Unearthing treasures has long been an obsession of archaeologists -- and one treasure hunt has led Indian officials to unearth treasures worth $23 billion from underground chambers in the centuries-old Sree Padmanabhaswamy temple in Kerala.
A court-ordered search of the vaults beneath Sree Padmanabhaswamy temple, located in Thiruvananthapuram, the capital city of the South Indian state of Kerala, has unearthed gold coins, silver, diamonds, jewels and statues worth $23 billion. It has been known that officials unearthed only five of the six secret subterranean vaults of the 16th century Hindu temple.
Recently, it has been reported that while unearthing one of the six vaults at the temple, officials found a golden idol of Mahavishnu, with a height of about one foot, and a golden anki that weighs close to 30 kilograms. The golden anki used to adorn the presiding deity, who is in the eternal sleep posture. In addition, investigators discovered numerous coins issued in the early 16th century.
The fate of the last vault, which is the only one to be opened, will be decided on Friday, government officials said. Sources say when the contents of the last vault are accounted the total asset of the temple may cross the stunning sum of Rs. 1 lakh crore (about $23 billion).
The wealth from these vaults, which was opened after almost 136 years, has made Sree Padmanabhaswamy temple the richest temple in India. Earlier, Tirumala Venkateswara Temple in Tirupati, Andhra Pradesh; Golden Temple in Amritsar, Punjab; and the Shirdi Sai Baba shrine in Maharashtra were believed to be the richest temples in the country.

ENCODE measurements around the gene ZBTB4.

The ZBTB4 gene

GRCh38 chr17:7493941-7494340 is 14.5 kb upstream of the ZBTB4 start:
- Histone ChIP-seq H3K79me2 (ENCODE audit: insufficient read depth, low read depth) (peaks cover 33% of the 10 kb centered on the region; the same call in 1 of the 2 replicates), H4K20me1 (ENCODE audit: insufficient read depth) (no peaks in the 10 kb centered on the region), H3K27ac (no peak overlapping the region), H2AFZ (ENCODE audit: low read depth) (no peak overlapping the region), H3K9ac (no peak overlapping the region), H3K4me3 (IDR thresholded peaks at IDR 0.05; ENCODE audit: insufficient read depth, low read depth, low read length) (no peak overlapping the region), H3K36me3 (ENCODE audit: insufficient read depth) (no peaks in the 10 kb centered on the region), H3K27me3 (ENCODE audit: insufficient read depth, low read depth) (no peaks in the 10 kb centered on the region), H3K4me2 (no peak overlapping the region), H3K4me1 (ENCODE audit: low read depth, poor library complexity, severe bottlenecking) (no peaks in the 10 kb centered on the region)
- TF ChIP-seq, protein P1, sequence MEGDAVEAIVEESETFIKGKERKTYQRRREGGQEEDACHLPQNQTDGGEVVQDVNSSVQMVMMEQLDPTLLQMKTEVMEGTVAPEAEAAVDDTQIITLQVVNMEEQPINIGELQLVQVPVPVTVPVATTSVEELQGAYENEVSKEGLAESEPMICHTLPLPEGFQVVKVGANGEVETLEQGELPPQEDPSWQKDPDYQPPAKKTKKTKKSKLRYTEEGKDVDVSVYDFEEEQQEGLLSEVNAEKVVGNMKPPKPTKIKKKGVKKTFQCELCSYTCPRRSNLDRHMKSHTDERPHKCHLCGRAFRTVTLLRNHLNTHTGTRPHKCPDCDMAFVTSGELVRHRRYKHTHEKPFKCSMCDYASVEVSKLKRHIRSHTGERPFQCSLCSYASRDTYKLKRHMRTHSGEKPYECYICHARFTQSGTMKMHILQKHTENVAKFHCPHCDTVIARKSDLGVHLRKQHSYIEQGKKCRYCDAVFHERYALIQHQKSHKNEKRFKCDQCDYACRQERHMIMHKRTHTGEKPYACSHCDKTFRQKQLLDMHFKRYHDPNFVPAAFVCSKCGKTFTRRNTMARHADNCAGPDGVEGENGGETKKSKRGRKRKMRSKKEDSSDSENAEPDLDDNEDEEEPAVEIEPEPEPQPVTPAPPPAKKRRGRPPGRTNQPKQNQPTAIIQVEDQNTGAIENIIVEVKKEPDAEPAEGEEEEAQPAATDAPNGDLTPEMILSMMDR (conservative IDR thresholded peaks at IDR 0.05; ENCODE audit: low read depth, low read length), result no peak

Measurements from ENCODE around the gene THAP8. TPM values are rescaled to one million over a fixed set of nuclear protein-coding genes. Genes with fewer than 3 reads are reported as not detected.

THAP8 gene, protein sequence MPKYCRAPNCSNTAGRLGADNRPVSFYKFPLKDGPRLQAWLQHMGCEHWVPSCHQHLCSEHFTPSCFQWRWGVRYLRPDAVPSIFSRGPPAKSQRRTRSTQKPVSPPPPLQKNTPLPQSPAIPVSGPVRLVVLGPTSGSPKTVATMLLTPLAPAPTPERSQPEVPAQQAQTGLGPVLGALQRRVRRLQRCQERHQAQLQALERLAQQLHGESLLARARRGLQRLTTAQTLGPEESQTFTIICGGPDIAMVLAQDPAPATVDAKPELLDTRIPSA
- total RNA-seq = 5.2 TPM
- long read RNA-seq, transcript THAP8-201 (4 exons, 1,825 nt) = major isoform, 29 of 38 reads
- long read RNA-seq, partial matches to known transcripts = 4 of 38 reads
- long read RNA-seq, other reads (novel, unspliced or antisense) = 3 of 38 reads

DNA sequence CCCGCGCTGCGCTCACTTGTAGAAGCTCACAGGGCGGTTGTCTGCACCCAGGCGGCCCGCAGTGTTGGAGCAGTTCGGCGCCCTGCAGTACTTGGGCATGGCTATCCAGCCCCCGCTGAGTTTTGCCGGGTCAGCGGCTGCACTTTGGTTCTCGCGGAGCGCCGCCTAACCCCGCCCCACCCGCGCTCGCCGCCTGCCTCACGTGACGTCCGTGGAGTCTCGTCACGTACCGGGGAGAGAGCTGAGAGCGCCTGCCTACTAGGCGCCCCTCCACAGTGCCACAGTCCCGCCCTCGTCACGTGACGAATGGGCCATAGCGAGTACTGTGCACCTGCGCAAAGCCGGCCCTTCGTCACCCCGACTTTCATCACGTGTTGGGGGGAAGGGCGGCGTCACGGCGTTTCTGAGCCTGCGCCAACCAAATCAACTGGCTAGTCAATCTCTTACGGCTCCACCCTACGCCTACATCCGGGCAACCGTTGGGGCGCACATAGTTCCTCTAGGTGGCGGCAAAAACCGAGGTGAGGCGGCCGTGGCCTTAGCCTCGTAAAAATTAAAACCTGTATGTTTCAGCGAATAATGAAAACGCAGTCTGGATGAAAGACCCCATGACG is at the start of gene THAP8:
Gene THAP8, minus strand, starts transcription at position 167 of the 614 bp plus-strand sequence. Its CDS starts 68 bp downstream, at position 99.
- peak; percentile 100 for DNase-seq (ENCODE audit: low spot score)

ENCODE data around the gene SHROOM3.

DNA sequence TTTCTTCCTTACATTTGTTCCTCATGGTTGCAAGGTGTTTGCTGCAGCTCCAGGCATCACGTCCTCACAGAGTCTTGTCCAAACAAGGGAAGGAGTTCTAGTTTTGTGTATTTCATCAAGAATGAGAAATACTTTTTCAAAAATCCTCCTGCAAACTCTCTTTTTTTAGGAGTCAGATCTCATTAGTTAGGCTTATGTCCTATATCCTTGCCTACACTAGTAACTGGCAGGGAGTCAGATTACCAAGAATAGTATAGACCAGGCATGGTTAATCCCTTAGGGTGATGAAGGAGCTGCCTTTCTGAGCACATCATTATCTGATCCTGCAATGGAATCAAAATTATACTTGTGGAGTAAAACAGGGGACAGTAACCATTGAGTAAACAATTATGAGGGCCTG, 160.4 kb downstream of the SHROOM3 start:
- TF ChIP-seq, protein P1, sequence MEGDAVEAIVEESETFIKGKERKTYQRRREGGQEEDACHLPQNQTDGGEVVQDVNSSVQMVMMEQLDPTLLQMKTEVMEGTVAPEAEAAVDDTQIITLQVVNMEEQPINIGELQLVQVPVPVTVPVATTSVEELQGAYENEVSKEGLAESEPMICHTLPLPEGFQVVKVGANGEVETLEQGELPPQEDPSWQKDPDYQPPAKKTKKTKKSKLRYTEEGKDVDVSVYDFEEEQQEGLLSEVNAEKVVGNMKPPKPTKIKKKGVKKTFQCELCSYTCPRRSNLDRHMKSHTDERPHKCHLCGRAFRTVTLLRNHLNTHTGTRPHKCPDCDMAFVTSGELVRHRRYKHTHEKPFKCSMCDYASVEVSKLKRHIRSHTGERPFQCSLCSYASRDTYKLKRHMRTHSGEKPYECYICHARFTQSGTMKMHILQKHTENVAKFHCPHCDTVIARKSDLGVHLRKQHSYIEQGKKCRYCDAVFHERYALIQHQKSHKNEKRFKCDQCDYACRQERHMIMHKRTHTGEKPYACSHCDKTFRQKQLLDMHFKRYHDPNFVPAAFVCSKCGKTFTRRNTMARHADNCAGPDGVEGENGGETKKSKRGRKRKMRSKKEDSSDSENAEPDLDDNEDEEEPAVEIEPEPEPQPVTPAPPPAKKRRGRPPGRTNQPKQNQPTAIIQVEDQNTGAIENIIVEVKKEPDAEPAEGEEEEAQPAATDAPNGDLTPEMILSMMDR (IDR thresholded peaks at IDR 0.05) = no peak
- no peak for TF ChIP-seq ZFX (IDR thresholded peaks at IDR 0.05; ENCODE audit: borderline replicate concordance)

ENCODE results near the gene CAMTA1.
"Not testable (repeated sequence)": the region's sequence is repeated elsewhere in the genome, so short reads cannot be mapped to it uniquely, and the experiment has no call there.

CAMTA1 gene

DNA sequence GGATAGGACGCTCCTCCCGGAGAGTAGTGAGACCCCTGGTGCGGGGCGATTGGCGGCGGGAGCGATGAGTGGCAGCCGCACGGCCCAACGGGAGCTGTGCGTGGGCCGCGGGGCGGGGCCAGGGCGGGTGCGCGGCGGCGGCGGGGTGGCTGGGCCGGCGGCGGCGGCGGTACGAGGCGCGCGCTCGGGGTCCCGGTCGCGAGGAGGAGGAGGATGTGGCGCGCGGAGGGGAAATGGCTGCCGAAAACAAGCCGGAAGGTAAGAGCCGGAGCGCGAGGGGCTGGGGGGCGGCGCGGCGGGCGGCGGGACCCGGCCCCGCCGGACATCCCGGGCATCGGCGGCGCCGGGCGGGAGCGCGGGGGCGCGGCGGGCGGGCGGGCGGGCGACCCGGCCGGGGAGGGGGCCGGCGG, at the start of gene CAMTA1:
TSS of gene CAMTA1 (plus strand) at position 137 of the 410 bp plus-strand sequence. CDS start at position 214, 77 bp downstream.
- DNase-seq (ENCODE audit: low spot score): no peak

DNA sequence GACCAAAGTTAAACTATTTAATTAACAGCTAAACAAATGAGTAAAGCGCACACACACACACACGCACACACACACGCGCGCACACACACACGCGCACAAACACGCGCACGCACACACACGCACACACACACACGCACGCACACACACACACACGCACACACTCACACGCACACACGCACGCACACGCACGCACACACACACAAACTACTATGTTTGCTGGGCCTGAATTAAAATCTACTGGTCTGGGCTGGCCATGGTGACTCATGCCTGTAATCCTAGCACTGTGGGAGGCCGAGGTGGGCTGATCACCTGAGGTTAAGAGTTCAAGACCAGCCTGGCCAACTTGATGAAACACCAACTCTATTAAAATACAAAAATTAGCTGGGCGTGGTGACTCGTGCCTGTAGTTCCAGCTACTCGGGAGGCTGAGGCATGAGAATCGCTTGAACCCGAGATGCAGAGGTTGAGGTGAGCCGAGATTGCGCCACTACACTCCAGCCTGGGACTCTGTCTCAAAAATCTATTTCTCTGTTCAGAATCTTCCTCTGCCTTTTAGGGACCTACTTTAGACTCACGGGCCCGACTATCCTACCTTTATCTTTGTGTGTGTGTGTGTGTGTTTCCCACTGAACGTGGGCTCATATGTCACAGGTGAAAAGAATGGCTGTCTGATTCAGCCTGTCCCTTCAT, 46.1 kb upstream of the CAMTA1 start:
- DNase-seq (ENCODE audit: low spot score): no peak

The vaults were opened in the presence of the panel, and observers, which include high court judges, temple officials, archaeology authorities, lawyer Sundararajan who had petitioned the Indian Supreme Court to open the vaults, and a representative of the current Maharajah of Travancore, Uthradan Thirunaal Marthanda Varma, who is also the managing trustee of the temple.
Police set up a dedicated control room close to the temple, as state Chief Minister Oommen Chandy pledged full state security for the hoard and promised it would remain the property of the temple after an inventory was made.
The vaults were searched after Sundararajan petitioned the country's Supreme Court, accusing administrators of mismanaging and poorly guarding the temple.
A seven-member panel was appointed by India's Supreme Court to enter and assess the value of the objects stored in its cellars, including two chambers last thought to have been opened about 130 years ago, according to BBC News.
The Sree Padmanabhaswamy temple was built in the 16th Century by the kings who ruled over the then kingdom of Travancore. Local legends say the Travancore kings sealed immense riches within the thick stone walls and vaults of the temple.
In India normally devotees donate gold and other precious objects as gifts to several temples as part of their pilgrimage to get the blessings of the God. This has led to billions of dollars worth of wealth existing in several temples of India.
The spiritual guru Sai Baba, who died in April, left behind an estimated $9 billion estate, while the Tirumala temple is reported to have 3,000 kilograms (6,614 pounds) of gold, a third of which it deposited with the State Bank of India last year.
India's Supreme Court will decide what happens to the treasure and the rest of the temple, once it has established the total value of the holdings. Kerala, also known as God's Own Country, has now become the real abode of God's own treasury too. ($1 = 44.445 Indian rupees).